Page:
As part of a series titled “Film Feature”, 15 Minutes Max spoke to students who submitted videos to the 2017 competition. The following interview is with finalist Serena Lehman, a student at Skidmore College in Saratoga Springs, New York.
We hope you enjoy reading this as much as we did talking to her about her film, Kaleidoscope.
What inspired the films theme?
I wanted it to be a very honest look at depression and self-harm because I feel like a lot of the times that I’ve seen those things portrayed they’ll often shy away from showing it. I didn’t want to do that. I wanted it to be very real because it’s something that is very common, and a lot of my peers have gone through depression.
I’ve noticed my peers in relationships become dependent on a partner for happiness, especially women, so I wanted to show that and her internal narrative changing. It’s something I’ve been dealing with as well, and I think it helped in my own process.
Did you write the films script?
The argument was improvised. I basically gave them the concept of what I wanted and then they improvised it. Originally, I wasn’t even going to have dialogue there. I wrote everything else, and I also cast it.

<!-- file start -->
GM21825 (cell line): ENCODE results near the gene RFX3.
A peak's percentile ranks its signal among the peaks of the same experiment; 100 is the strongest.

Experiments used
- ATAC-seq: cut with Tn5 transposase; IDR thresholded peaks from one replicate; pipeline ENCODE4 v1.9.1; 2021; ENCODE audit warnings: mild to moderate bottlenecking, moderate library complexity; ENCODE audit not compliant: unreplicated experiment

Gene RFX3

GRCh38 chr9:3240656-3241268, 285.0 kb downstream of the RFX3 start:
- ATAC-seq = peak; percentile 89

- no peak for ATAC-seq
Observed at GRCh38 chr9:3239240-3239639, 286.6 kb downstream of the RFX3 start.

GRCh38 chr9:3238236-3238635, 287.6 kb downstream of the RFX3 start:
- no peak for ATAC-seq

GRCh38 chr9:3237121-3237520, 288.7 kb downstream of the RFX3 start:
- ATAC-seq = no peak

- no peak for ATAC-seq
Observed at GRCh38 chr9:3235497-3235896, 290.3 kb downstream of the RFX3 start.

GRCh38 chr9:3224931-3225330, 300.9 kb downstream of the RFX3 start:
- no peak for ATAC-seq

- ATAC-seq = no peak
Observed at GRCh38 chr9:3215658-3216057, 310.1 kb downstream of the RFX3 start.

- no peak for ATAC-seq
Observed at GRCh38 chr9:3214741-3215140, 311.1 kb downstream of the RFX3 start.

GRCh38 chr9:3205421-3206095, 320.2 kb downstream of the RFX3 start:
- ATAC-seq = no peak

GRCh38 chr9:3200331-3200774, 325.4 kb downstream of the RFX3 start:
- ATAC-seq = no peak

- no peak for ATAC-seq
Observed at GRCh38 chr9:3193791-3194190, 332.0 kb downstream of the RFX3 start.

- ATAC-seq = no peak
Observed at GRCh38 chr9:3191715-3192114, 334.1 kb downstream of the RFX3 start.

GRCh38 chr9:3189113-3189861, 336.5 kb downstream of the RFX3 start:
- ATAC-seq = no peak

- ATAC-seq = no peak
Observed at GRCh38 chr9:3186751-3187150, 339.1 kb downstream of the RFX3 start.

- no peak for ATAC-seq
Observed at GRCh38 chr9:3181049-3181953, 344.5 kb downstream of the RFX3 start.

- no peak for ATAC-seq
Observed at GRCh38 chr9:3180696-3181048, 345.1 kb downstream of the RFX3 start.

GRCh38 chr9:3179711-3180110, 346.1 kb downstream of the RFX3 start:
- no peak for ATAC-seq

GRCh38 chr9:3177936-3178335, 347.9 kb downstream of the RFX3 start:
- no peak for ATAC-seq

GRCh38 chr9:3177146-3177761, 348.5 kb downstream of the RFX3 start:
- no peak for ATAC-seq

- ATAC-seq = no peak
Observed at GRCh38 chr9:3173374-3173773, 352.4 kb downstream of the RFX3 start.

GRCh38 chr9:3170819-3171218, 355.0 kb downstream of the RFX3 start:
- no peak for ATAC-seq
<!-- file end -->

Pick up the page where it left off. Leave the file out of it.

How did you edit your film down to 4:16?
There were a couple things that I cut that I didn’t think were necessary. There was another memory scene with the boyfriend in it, but it didn’t add anything. It didn’t flow as easily and when I sat down to edit it I didn’t know how to transition into it and make it smooth.
I made a storyboard, but because I had never really made a film before I wasn’t sure how it was all going to work once I had everything. It was really just sitting down and trying to do it, and you just figure it out.
Are there any films that you think do a good job representing mental illness?
I really like Perks of Being a Wallflower. It doesn’t portray mental illness necessarily, but I think it does an honest job at looking at somebody who’s struggling with a lot of anxiety and past traumas.
As a theater major, did your knowledge of acting help you direct this film?
It helped me a lot. I know what I would want to hear as an actor to help get me to a place. Being on the other side as an actor, I’ve had directors who will try to tell me to say something a certain way but the way they’re directing is not helpful. It’s very common for directors to read the lines for you which doesn’t help and can often make an actor shut down or feel like they’re not doing a good job. It’s a lot more helpful to try to get them there themselves. They’ll also try to get it out of an actor by asking them questions or saying “I want you to do it exactly like this…” If you just say a feeling, it comes out more naturally because they’re getting there themselves and it’s more honest.